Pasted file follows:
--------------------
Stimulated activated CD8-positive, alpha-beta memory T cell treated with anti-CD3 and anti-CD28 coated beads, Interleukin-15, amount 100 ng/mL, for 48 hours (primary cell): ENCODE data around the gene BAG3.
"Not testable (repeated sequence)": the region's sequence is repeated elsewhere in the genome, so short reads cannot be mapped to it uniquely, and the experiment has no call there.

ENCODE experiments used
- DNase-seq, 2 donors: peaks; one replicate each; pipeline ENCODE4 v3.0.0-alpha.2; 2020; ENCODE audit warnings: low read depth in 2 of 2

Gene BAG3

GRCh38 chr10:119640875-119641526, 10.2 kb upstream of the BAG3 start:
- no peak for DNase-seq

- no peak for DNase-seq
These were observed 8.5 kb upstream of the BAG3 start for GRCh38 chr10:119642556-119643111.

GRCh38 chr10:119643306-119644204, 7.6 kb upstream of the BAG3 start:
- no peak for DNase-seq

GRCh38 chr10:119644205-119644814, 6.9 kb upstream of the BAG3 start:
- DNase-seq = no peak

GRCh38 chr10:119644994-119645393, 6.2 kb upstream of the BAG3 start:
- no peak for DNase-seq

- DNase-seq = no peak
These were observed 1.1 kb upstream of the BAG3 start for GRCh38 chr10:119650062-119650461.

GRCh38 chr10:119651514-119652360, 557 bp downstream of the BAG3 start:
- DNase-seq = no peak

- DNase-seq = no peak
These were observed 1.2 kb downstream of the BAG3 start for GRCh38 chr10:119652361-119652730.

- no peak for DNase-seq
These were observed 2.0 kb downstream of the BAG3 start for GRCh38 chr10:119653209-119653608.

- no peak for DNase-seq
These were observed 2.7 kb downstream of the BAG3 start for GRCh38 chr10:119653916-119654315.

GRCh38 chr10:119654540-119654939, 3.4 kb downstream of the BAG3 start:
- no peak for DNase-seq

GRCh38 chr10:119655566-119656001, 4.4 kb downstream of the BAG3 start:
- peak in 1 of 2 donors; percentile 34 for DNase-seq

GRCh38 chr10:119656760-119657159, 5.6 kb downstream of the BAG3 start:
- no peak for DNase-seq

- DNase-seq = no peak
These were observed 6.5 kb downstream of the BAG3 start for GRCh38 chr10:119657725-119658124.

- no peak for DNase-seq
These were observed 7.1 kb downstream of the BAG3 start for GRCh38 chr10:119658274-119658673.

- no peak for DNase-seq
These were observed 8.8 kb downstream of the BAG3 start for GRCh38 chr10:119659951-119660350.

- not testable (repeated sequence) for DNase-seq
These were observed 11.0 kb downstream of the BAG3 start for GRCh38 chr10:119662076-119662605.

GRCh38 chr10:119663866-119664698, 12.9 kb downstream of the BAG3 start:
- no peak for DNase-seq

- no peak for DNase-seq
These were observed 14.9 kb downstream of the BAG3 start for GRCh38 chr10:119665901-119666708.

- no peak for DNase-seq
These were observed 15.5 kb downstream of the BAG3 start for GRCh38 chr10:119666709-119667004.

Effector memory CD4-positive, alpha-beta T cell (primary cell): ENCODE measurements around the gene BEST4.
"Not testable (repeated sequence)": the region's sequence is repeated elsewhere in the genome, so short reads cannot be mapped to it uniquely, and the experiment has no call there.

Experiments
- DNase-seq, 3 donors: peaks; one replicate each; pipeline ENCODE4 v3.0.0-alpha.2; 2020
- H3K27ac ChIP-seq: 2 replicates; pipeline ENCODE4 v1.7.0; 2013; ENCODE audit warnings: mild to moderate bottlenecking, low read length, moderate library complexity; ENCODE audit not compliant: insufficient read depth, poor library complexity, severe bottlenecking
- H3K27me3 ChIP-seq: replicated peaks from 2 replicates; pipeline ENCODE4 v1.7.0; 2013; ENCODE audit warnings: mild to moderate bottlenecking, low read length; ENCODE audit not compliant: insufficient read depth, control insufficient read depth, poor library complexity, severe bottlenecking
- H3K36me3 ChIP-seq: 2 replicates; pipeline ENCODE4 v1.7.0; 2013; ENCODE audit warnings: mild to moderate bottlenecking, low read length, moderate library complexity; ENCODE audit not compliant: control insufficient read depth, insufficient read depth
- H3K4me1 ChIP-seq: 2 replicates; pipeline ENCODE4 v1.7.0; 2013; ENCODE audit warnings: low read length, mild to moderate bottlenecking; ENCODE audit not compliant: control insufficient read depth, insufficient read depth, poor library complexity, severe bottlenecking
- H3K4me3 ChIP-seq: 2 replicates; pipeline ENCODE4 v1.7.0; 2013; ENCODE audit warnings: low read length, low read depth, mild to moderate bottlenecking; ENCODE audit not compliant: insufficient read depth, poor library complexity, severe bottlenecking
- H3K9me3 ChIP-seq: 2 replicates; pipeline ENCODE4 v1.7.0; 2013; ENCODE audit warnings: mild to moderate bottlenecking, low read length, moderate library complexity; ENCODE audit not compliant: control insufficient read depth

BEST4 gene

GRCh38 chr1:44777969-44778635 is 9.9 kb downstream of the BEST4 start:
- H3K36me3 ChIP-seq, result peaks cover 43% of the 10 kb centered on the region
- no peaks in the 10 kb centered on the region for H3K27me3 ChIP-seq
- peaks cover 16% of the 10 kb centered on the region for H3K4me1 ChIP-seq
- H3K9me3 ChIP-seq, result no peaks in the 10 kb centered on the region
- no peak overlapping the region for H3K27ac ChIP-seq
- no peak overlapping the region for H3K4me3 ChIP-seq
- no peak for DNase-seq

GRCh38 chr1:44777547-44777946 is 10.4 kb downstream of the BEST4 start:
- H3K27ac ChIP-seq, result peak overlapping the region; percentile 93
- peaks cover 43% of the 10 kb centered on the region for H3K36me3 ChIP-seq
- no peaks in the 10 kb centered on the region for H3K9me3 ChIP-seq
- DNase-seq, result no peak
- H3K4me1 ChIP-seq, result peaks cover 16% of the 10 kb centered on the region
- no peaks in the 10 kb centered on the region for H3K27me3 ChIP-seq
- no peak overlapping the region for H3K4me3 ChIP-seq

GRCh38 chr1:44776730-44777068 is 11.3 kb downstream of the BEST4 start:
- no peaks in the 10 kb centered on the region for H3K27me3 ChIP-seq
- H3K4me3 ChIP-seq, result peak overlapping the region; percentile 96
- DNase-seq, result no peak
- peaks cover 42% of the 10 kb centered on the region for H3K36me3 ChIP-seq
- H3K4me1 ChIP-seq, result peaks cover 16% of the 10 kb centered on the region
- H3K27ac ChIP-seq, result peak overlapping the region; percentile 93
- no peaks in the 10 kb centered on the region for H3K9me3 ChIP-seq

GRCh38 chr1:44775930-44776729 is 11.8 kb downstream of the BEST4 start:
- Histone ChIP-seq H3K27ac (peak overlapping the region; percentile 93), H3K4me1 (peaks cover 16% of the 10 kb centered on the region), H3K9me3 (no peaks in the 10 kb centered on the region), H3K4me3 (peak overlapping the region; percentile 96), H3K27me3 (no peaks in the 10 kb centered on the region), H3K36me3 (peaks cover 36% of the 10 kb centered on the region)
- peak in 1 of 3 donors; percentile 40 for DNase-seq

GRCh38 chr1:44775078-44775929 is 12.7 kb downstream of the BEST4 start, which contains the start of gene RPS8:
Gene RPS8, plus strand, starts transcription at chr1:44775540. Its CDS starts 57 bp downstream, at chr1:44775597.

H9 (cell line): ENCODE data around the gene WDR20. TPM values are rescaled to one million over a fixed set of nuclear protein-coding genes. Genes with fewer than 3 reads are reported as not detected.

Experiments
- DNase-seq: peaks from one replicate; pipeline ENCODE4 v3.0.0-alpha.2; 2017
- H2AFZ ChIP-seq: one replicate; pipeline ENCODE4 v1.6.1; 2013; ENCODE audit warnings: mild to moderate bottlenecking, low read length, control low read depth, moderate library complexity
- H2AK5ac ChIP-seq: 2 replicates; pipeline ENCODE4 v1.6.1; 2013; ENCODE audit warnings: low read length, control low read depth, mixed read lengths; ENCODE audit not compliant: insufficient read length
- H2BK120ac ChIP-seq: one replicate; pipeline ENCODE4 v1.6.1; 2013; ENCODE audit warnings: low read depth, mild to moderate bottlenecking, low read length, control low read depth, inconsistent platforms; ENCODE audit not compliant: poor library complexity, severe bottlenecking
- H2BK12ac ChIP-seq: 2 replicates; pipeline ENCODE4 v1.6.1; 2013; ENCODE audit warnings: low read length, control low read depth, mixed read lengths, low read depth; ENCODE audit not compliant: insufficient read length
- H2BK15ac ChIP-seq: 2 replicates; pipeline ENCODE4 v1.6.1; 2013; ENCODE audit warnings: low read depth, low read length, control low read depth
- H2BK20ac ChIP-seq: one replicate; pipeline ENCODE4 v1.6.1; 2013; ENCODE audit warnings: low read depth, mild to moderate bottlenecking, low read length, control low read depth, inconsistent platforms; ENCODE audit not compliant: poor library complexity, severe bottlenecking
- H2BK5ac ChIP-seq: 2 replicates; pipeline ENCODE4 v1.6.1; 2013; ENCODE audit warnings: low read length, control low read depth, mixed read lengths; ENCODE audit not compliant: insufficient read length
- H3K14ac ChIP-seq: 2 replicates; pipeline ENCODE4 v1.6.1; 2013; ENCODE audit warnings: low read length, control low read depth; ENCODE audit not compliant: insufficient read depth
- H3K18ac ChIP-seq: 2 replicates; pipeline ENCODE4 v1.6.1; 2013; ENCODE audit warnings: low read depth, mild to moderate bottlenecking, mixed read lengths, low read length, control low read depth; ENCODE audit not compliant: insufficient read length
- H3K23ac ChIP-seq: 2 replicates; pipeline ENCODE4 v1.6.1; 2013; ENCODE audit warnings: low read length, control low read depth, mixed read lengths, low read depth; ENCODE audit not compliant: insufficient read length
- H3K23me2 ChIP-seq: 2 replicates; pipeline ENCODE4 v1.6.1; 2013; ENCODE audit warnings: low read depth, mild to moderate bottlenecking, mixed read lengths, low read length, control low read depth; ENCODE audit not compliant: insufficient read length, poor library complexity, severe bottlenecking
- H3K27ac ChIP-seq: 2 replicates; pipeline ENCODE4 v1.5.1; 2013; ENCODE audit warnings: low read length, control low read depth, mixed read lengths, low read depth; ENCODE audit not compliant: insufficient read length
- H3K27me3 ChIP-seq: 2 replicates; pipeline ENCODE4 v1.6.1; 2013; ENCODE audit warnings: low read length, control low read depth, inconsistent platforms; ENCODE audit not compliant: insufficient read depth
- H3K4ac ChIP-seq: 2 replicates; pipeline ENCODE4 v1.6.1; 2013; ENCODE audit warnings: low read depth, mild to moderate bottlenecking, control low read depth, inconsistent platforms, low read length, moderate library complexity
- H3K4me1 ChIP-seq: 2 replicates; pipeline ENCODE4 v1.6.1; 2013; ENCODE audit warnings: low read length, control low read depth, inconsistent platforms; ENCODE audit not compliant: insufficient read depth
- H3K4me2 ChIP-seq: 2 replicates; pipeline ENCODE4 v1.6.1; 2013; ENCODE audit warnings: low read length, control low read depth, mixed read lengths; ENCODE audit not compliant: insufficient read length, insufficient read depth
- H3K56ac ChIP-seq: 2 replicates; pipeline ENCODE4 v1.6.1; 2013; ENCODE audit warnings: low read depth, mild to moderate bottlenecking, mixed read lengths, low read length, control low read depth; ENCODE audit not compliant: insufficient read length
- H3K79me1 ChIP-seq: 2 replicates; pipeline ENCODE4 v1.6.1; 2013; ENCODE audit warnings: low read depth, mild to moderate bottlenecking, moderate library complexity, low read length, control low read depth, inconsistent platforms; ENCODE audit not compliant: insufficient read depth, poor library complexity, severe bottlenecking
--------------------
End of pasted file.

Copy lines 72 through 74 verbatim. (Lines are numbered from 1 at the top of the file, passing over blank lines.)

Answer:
- no peak overlapping the region for H3K4me3 ChIP-seq

GRCh38 chr1:44776730-44777068 is 11.3 kb downstream of the BEST4 start:
- no peaks in the 10 kb centered on the region for H3K27me3 ChIP-seq